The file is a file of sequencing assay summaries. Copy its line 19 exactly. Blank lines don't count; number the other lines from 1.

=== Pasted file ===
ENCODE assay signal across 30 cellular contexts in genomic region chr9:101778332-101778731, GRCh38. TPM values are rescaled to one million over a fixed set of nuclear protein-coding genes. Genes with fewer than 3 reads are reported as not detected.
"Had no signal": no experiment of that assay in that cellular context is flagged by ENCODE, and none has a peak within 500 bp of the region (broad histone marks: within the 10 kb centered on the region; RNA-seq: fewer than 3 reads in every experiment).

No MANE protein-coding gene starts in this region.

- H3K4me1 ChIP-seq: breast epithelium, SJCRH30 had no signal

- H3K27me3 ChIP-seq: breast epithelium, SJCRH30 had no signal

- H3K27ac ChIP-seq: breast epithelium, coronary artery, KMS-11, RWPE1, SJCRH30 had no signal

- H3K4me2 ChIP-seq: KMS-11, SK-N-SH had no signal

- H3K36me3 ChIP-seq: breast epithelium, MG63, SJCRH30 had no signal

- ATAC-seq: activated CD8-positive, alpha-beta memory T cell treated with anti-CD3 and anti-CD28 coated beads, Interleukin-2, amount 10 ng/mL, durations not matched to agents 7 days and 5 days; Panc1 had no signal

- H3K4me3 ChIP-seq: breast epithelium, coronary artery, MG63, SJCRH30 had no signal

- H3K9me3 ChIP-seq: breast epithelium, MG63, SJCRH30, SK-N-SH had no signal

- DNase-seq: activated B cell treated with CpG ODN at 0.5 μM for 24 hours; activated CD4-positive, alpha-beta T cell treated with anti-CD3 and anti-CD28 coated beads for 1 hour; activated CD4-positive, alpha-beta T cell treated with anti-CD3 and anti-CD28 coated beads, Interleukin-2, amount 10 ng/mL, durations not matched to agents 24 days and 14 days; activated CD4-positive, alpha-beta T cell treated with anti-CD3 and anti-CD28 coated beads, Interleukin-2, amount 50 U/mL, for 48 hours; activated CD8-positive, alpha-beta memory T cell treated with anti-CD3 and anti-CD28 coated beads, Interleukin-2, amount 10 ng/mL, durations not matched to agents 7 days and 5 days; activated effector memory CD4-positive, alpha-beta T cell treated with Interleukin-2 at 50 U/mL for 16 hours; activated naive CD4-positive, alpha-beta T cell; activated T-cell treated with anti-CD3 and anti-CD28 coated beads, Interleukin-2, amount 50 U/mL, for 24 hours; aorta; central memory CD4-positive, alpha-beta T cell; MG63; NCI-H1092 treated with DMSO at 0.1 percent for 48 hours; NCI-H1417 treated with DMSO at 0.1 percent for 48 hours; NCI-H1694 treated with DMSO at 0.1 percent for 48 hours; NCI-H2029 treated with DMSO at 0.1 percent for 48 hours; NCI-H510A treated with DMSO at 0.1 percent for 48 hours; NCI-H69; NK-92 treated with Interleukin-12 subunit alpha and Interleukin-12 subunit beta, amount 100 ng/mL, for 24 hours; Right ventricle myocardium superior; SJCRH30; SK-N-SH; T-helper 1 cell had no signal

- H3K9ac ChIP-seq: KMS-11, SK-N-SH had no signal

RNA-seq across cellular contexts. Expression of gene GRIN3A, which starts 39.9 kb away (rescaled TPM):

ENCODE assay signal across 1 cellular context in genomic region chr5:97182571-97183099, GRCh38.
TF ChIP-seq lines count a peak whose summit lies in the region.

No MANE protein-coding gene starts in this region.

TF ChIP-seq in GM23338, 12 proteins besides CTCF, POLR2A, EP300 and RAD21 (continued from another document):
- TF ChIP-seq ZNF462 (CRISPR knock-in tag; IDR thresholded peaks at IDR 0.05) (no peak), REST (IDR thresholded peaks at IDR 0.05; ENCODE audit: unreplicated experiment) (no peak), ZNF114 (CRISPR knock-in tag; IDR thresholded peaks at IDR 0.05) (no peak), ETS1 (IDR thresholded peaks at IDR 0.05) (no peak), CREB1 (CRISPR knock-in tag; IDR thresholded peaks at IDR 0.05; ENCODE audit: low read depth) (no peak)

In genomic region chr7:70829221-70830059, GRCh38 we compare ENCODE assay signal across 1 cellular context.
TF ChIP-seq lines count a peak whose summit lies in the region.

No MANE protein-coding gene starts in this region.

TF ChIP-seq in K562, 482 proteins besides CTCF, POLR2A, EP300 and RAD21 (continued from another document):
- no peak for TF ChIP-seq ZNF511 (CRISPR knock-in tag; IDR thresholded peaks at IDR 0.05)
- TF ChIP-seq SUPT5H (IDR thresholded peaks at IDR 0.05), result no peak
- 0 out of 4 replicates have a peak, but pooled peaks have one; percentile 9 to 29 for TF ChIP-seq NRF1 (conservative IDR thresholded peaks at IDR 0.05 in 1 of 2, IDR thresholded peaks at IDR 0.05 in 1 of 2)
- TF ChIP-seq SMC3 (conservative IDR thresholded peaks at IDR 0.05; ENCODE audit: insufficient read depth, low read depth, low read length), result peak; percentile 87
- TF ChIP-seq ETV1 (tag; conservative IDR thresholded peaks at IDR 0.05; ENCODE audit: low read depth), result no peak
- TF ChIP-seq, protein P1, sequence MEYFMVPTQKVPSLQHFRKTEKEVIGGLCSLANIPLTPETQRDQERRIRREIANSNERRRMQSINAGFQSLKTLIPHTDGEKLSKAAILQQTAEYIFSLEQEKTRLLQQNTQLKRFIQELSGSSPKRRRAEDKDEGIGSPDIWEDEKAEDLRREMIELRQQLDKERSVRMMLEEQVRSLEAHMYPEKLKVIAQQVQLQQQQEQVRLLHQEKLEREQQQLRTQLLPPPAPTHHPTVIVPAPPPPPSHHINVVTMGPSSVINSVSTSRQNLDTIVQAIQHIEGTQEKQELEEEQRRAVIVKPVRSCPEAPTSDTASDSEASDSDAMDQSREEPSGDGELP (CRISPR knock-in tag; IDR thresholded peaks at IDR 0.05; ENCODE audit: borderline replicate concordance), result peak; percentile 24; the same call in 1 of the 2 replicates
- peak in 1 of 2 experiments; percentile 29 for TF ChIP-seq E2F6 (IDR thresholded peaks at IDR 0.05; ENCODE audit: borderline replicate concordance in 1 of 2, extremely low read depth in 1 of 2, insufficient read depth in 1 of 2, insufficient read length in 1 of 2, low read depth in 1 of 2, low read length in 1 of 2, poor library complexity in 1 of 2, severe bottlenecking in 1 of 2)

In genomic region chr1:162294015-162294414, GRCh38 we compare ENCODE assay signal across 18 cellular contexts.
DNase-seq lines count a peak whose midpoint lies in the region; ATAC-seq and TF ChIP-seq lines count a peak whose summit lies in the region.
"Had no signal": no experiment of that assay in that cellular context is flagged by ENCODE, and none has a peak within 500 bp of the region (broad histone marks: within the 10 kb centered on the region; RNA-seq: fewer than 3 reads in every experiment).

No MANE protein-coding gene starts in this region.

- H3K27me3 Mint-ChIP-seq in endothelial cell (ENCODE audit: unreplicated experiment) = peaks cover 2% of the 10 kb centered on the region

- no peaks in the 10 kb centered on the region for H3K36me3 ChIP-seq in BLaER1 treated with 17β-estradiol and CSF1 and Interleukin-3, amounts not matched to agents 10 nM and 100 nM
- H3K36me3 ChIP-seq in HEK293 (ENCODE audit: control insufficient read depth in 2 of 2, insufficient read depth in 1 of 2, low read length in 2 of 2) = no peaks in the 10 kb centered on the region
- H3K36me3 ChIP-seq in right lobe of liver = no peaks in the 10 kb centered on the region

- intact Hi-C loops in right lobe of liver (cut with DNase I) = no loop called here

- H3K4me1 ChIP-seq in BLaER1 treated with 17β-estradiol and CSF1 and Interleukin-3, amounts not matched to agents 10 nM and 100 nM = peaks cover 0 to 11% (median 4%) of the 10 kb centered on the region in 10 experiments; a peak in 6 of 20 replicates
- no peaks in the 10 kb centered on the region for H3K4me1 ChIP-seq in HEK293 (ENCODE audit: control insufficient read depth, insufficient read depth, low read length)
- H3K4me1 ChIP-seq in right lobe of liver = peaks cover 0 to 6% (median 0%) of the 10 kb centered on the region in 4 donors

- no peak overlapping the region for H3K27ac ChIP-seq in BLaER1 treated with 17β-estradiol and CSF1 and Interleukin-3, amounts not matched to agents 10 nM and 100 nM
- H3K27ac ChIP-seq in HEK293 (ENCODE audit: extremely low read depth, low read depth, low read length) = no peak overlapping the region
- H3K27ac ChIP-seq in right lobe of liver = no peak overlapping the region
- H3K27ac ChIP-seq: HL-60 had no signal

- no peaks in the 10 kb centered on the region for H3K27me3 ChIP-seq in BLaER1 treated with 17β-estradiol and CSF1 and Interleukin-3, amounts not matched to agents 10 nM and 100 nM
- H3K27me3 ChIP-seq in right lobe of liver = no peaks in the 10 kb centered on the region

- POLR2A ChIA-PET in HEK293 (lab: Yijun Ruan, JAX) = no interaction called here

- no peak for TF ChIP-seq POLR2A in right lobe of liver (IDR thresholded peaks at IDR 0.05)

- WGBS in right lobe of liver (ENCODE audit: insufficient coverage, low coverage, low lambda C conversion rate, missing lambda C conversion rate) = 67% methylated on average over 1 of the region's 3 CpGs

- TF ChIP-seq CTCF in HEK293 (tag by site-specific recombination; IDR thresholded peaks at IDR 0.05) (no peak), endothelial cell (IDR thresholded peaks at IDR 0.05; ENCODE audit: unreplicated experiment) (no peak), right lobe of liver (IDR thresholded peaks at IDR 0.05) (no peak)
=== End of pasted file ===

- TF ChIP-seq ZNF462 (CRISPR knock-in tag; IDR thresholded peaks at IDR 0.05) (no peak), REST (IDR thresholded peaks at IDR 0.05; ENCODE audit: unreplicated experiment) (no peak), ZNF114 (CRISPR knock-in tag; IDR thresholded peaks at IDR 0.05) (no peak), ETS1 (IDR thresholded peaks at IDR 0.05) (no peak), CREB1 (CRISPR knock-in tag; IDR thresholded peaks at IDR 0.05; ENCODE audit: low read depth) (no peak)